It’s time to change your smoke alarm batteries
Daylight-saving time — which ended Nov. 4 — is traditionally a time of year when people change the batteries in their home smoke alarms and carbon monoxide detectors. If you haven’t changed those batteries yet, our firefighters urge you to do this now.
According to the National Fire Protection Association, 38 percent of all home fire deaths resulted from fires in homes with no smoke alarms, while 24 percent resulted from fires in homes in which smoke alarms were present, but did not operate.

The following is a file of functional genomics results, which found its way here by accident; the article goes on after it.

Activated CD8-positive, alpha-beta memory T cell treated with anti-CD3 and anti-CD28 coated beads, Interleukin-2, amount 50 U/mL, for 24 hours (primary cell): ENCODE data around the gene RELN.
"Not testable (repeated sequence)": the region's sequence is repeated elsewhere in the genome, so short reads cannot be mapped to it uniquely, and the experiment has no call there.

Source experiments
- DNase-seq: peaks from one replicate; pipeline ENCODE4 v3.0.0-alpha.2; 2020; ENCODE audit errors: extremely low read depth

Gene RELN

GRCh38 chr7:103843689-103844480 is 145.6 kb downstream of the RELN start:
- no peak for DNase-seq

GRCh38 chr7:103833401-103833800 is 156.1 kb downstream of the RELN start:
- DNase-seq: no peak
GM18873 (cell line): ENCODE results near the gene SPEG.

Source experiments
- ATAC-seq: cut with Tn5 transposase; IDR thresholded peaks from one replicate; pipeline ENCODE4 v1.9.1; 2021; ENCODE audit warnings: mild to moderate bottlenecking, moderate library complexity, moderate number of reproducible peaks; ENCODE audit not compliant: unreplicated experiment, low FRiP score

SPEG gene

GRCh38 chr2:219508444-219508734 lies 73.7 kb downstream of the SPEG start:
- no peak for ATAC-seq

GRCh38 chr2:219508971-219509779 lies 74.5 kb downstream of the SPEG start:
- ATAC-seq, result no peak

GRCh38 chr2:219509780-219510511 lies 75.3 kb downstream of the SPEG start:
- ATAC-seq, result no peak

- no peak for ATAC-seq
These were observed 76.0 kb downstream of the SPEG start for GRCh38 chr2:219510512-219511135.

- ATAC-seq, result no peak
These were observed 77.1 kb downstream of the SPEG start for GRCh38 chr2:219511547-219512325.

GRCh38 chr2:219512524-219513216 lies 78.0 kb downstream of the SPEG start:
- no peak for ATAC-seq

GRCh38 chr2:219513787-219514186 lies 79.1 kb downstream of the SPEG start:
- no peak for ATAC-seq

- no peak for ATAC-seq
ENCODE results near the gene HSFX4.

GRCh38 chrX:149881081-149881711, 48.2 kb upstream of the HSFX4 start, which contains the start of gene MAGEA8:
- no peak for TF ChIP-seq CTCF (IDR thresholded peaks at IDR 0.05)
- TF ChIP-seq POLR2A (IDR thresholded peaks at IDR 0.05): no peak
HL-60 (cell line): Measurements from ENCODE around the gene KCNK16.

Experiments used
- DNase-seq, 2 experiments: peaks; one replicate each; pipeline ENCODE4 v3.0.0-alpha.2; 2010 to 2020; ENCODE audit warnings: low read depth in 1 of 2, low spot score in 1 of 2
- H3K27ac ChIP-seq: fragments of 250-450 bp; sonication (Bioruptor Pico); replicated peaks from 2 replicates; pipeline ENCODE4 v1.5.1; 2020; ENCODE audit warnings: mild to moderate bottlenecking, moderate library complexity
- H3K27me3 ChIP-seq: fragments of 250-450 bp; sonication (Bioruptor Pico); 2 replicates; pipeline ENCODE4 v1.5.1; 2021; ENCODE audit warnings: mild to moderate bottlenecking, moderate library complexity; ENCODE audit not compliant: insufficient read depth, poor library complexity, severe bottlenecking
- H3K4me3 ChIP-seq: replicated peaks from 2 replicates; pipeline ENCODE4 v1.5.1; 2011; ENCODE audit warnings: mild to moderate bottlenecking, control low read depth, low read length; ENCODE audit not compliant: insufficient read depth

In addition to changing the batteries in your smoke alarms and carbon monoxide detector, firefighters urge you to:
- Test your smoke alarms and carbon monoxide detectors monthly to make sure they are working.
- Have at least one working smoke alarm on each level of your home.
- Plan, discuss and practice an escape route with your family for dangerous situations such as home fires, carbon monoxide leaks and natural disasters.
- Maintain your smoke alarms. If your smoke alarm is making a chirping sound, don’t ignore it. Chirping means it’s time to change the battery or replace the detector.
- Install a carbon monoxide detector if you don’t have one. Smoke alarms are NOT substitutes for carbon monoxide alarms.
Published Nov. 7, 2012